How Bad Is It? We’re not sure, but we know it’s bad.
Reunions '10 Alumni College on American Healthcare
By Alexandra Ossola '10
Contact: Laurie Russell (315) 859-4642
June 9, 2010
Personal and heated, debates over the American healthcare system have been raging all over the country, making healthcare one of the US’s most pressing domestic issues. To address this issue, several Hamilton alumni from the class of 1970 comprised a panel in the Alumni College series during this year’s reunion. Each of the three alumni has made their career in different aspects of the medical system. Thomas Biancaniello has worked for many years as a pediatric cardiologist and has published and taught extensively in his field, Mark Kahn is a vascular surgeon who is associated with Mount Sinai NYC, and Donald Stangler is an internist and rheumatologist with his own practice in Connecticut, although he has worked at Oxford Health Plans and UnitedHealthcare in France as well.
The panelists began by describing the myriad components of the healthcare system in America that makes it so complicated. Physicians primarily seek to avoid liability; one lawsuit can end a doctor’s career. Physicians want a good job but conditions often work against them and, instead of serving each patient to the best of his or her ability, doctors find themselves able to give less and less time to each patient and passing patients to other doctors for fear of liability. Businesses struggle to cover the healthcare costs of their employees. Hospitals feel constant pressure to expand, and as the cost of medical technology keeps rising, a steady cash flow is hard to find. HMOs are cutting deals with hospitals and putting them in competition with one another, and hospitals subsist on grants and charitable donations instead of money from insurance companies and the government.
The insurance companies and HMOs arguably have the most control, seeking profit both through hospitals and doctors. And, in the end, it’s the public that suffers; hospital costs are out of reach for almost all Americans and while insurance costs are often manageable, the quality of care and lack of freedom to choose one’s own doctor leaves many Americans dissatisfied and in financial straits from a lack of insurance coverage. The populations of the poor and the elderly are growing, and the current system is already struggling to care for them. In addition, the nursing home system is completely unmonitored by any governmental agency, resulting in some questionable practices.
It is these conflicting interests that Dr. Biancaniello described as a “lack of alignment”—that is, that the cost of healthcare does not match up to its performance. Healthcare in the United States is some of the most expensive in the world, yet we were ranked a staggering 37th by the World Health Organization in 2000. And the costs continue to soar; over a third of healthcare costs are for tests that are unnecessary, but doctors continue to request these tests because they want to confirm their diagnoses, compounded by their fear of liability. But doctors have no incentive to cut down on these tests, costing billions of unnecessary dollars. “Last year $2.5 trillion was spent on healthcare, next year it will be $4.5 trillion. No one can pay for it,” Dr. Stangler said. “You can look at it any way you want, but everyone has a part that is causing it not to work.”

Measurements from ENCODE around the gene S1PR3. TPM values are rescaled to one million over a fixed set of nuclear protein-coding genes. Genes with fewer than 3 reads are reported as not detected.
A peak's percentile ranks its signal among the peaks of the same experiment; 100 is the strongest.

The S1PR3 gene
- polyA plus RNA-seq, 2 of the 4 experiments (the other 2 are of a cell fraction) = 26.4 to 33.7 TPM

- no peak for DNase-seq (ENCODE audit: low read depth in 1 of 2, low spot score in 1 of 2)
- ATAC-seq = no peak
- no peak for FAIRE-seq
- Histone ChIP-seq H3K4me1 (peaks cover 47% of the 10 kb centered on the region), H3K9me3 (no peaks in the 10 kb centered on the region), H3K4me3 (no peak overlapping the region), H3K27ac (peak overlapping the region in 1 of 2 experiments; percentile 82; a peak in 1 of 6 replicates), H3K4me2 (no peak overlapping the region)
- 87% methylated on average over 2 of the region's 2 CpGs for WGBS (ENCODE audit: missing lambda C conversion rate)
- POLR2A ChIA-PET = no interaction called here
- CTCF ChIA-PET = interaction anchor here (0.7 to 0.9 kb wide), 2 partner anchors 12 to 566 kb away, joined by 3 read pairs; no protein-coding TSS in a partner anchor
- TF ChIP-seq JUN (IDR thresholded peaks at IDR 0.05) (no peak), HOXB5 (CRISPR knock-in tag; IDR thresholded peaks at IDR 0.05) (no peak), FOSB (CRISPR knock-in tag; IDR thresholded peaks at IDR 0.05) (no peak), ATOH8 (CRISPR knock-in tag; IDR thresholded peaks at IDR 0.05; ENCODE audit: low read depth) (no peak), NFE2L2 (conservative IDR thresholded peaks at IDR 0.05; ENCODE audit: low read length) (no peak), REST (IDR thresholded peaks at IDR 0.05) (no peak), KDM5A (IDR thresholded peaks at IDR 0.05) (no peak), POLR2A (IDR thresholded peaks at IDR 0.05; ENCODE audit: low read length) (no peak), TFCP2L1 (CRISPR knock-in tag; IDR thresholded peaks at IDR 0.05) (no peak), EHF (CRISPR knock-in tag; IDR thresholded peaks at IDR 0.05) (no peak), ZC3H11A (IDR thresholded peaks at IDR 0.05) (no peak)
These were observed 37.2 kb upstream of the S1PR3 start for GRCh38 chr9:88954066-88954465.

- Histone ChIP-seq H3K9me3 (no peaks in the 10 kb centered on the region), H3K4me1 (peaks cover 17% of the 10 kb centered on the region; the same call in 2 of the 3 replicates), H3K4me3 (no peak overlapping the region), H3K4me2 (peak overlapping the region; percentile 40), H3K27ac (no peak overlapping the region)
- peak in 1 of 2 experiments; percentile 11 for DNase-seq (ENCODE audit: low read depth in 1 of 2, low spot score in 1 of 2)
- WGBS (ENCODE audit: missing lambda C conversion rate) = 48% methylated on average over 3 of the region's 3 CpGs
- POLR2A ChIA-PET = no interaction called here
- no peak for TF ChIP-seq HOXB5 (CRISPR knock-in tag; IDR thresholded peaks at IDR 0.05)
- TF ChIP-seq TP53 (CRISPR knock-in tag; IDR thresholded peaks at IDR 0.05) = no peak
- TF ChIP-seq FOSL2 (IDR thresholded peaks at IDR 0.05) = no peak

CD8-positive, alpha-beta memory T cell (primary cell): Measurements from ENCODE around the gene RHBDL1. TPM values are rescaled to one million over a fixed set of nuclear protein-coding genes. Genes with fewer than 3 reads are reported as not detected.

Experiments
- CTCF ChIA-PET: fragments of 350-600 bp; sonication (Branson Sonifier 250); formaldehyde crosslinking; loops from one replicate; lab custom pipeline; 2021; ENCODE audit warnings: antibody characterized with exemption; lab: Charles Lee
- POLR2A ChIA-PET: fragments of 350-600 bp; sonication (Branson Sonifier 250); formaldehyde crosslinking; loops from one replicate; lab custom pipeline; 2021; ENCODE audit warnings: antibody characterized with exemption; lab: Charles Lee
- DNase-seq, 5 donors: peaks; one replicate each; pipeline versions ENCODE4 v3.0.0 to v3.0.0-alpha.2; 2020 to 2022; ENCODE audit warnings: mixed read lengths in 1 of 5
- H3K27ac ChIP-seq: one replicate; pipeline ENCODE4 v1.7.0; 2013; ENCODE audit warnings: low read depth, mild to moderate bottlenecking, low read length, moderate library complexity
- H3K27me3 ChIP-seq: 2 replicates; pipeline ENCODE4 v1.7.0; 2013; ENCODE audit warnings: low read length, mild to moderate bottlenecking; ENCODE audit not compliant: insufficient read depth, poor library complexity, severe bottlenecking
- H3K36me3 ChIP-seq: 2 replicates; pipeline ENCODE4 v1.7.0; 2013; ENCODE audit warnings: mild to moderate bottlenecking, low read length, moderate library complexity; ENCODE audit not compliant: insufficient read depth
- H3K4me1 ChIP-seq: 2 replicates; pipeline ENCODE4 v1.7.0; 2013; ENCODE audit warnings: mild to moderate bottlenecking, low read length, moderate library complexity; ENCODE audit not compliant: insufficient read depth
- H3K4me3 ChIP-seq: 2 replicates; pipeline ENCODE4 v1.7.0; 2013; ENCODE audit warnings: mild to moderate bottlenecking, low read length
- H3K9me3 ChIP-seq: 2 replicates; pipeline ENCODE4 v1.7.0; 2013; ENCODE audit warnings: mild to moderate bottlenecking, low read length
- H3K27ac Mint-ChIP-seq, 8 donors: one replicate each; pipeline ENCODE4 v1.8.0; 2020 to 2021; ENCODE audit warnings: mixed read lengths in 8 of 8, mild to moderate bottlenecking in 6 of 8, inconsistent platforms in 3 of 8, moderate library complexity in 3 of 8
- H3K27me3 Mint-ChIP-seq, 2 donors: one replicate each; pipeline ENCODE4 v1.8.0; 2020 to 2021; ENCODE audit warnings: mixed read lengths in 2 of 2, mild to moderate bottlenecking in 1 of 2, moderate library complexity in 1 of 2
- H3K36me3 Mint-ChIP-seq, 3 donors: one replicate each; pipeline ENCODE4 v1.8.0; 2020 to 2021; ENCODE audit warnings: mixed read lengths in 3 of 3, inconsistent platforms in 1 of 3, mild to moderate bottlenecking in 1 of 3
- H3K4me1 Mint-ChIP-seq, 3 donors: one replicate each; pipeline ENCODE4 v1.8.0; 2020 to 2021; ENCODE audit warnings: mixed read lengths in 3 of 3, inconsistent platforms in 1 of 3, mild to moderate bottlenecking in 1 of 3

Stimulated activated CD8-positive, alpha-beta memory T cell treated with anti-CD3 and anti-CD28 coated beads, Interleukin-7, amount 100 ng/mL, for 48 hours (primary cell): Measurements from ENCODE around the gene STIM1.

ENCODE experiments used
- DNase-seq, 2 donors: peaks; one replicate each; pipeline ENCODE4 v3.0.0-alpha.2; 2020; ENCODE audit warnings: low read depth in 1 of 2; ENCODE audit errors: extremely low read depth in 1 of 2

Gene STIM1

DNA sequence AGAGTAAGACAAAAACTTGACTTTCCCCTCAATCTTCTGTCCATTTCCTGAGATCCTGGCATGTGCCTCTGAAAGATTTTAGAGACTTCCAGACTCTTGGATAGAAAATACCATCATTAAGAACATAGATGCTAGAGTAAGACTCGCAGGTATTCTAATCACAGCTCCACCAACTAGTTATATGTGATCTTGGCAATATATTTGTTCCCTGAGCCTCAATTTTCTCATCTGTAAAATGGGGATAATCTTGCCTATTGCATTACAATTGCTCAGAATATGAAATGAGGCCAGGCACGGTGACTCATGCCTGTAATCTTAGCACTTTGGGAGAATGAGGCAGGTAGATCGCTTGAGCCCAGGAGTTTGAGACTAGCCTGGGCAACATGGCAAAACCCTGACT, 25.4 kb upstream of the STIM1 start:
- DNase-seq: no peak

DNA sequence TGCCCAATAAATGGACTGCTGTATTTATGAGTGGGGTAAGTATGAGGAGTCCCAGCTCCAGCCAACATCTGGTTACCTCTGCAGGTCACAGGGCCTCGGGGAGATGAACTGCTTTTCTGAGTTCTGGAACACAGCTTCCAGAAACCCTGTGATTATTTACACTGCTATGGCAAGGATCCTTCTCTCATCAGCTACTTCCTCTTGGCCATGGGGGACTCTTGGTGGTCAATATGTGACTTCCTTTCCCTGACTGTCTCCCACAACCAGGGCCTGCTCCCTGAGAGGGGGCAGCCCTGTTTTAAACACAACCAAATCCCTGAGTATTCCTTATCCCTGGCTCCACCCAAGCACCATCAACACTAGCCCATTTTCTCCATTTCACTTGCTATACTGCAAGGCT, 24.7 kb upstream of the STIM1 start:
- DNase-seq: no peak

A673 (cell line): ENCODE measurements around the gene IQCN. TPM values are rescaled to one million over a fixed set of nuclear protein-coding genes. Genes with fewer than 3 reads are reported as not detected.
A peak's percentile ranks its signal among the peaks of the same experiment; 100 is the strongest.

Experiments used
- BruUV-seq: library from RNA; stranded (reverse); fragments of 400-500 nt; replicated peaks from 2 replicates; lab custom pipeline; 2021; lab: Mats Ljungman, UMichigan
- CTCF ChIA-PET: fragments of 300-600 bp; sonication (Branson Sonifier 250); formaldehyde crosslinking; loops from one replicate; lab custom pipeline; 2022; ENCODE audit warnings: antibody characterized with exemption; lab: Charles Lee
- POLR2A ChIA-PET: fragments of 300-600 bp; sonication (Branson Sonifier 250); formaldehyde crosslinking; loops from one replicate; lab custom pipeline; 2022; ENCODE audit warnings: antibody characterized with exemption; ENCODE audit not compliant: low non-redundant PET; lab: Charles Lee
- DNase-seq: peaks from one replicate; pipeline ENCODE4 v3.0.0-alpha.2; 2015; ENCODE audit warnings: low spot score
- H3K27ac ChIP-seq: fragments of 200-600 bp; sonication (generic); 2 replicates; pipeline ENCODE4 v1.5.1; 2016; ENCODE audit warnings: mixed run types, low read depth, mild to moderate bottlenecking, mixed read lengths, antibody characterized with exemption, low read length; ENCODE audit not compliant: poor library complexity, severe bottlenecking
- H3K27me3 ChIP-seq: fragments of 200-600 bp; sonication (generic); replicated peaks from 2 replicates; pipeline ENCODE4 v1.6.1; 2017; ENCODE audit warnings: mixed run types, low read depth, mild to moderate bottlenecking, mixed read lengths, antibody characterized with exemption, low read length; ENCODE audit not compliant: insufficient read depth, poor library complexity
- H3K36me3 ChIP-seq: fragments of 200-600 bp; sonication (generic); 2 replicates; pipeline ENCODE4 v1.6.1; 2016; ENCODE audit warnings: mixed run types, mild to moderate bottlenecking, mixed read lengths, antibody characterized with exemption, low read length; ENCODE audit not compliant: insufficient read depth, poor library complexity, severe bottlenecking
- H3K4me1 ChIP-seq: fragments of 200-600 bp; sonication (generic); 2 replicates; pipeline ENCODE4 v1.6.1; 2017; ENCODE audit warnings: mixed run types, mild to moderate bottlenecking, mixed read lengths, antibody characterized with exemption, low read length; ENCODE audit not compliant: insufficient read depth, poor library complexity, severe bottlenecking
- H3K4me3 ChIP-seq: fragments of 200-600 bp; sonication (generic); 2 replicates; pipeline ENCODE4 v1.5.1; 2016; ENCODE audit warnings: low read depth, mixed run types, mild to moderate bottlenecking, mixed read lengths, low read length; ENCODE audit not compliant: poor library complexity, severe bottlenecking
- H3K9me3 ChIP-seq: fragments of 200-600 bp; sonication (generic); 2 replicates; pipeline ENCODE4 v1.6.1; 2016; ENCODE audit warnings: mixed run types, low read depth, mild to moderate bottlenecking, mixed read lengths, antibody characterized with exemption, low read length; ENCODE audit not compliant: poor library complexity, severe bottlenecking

American healthcare also fails in its lack of accessibility. 35-50 million people are uninsured or under-insured. As a result, visits to the emergency room are also problematic; 40 percent of these are for primary care, not the facility’s intended purpose. Visits typically cost $1,500 each, paid by the federal government—and thus, taxpayers. But the most significant failure, as all three panelists mentioned, is the lack of focus on preventative care. Insurance companies do not reimburse for preventative care, despite the fact that a few hundred dollars spent in this way could save thousands per person in the future. And as childhood obesity becomes an epidemic, preventative care could be pivotal for the lives of millions of people, not to mention a relieved burden in the future for the healthcare system.
In the end, the panelists were split as far the functionality of the current healthcare system. Dr. Kahn thought that the system is inherently flawed and needs to be scrapped; Dr. Biancaniello and Dr. Stangler were more optimistic, having confidence that the system can work, albeit with some reform. Either way, continued lobbies on congress and public dissatisfaction make reforms inevitable; the extent of that reform will be a continued topic of debate among healthcare professionals for years to come.
by: Alexandra Ossola '10